This is a film that really should have been reviewed by Michael Reffold. I mean, I watch well over two hundred films a year, both in cinemas and Video On Demand and I like to think of myself as pretty in the know when it comes to movies, but even I find myself going “what the hell is Marguerite?”.
And that’s because Michael seems to gravitate to those kinds of films that I would describe as Art House and as I do this review, I can’t help but worry that High-Rise, while being a wide release for general audiences, is actually a much more niche, auteur film that I’m going to do a disservice.
Tom Hiddleston stars as Dr. Robert Laing, the newest resident of an exclusive tower block inhabited by various social classes, with the poorest living on the bottom and the super rich at the top. Civilisation within the block runs smoothly, so long as everyone keeps “within their floors” but as shared resources start to dwindle, factions begin to form and civilisation is quickly replaced by anarchy and chaos.
I suspect that this is one of those films that critics will largely love and general audiences will not and the trailers that I’ve seen do not help with this. Largely they portray High-Rise as a straight forward battle of the classes, when what you actually get is much more like a combination of Lord of the Flies and A Clockwork Orange with just a little Apocalypse Now thrown in for flavour.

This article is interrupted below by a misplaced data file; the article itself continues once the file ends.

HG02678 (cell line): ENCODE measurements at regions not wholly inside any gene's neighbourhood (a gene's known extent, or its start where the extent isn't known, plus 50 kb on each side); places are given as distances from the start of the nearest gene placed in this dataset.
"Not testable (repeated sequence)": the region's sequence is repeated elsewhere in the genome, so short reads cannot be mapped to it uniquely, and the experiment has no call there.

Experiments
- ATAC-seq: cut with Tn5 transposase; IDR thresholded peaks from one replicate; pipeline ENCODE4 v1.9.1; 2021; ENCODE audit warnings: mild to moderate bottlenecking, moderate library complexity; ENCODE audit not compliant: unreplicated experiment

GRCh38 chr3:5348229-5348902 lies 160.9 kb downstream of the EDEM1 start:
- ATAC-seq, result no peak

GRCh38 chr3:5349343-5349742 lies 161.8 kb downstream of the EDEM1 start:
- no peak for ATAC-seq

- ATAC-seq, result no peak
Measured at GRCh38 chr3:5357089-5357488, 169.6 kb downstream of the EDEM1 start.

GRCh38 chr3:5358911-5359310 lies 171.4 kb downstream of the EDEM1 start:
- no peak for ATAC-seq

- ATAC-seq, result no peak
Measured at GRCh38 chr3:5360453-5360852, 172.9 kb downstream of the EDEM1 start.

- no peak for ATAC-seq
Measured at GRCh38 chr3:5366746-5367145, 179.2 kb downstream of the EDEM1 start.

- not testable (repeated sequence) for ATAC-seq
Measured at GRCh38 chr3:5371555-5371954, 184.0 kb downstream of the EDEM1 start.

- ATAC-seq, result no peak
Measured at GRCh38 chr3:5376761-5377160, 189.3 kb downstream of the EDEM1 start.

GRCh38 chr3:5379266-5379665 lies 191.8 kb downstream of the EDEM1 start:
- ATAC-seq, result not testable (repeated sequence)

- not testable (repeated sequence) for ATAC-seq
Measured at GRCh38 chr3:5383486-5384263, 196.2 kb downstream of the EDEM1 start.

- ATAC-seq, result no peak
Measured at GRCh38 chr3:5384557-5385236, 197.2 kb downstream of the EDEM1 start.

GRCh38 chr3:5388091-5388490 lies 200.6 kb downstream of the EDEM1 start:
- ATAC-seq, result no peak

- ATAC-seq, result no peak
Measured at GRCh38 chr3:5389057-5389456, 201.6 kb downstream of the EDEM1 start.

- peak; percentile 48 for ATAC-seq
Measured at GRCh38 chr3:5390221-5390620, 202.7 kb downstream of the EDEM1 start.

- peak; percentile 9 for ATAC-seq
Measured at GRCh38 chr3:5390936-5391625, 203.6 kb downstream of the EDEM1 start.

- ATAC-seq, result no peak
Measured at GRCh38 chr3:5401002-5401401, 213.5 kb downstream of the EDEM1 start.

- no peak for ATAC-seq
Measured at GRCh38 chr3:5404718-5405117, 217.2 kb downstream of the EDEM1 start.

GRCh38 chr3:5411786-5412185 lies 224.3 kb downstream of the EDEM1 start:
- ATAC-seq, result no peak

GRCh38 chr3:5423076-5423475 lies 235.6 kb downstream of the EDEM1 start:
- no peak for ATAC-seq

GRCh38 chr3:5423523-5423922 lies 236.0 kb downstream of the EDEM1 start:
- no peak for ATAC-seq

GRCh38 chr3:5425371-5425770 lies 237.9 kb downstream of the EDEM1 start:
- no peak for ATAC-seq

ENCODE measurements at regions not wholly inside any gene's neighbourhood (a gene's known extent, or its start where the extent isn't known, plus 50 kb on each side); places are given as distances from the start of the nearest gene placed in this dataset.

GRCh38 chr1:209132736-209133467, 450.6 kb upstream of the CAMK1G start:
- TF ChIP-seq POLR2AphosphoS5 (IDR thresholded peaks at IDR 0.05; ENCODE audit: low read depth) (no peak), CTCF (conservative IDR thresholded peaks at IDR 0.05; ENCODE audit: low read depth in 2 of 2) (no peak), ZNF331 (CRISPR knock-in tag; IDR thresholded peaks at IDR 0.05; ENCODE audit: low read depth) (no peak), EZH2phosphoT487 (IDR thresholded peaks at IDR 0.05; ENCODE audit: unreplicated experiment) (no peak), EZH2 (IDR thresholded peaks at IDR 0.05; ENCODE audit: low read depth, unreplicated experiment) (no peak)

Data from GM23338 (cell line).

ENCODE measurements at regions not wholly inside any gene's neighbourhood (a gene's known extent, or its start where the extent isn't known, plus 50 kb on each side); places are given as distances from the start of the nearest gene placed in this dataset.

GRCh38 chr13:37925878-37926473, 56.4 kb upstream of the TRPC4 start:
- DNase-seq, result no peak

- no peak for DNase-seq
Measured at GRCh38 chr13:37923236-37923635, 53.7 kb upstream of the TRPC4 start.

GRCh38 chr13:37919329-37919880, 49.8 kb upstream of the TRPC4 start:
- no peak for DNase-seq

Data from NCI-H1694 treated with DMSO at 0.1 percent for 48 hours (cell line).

I really cannot stress enough how unapologetically off the wall crazy High-Rise is and while it successfully captures the authentic horror of civilisation in asylum, most of this is probably going to be lost on your general movie goer who is only watching High-Rise because Loki is in it.
For fans of the book (by J.G. Ballard) and for fans of the more out there and Independent films, this is going to be a real treat. Hiddleston plays Dr. Laing with an almost slippery malice, not really fitting in with any of the social hierarchies but interacting with them all. The residents of the High Rise, including the architect Anthony Royal, played by Jeremy Irons and socialite Charlotte, played by Sienna Miller, fit into their narrow roles very well and yet find room to contribute to the destruction of their little part of society.
Also of note were the cinematography and score; both follow the course of society within the film, with the camera providing a grand Kubrick-esque style at the start of the film and slowly devolving into a rough, hand-held fractured style as civilisation in the High Rise crumbles.
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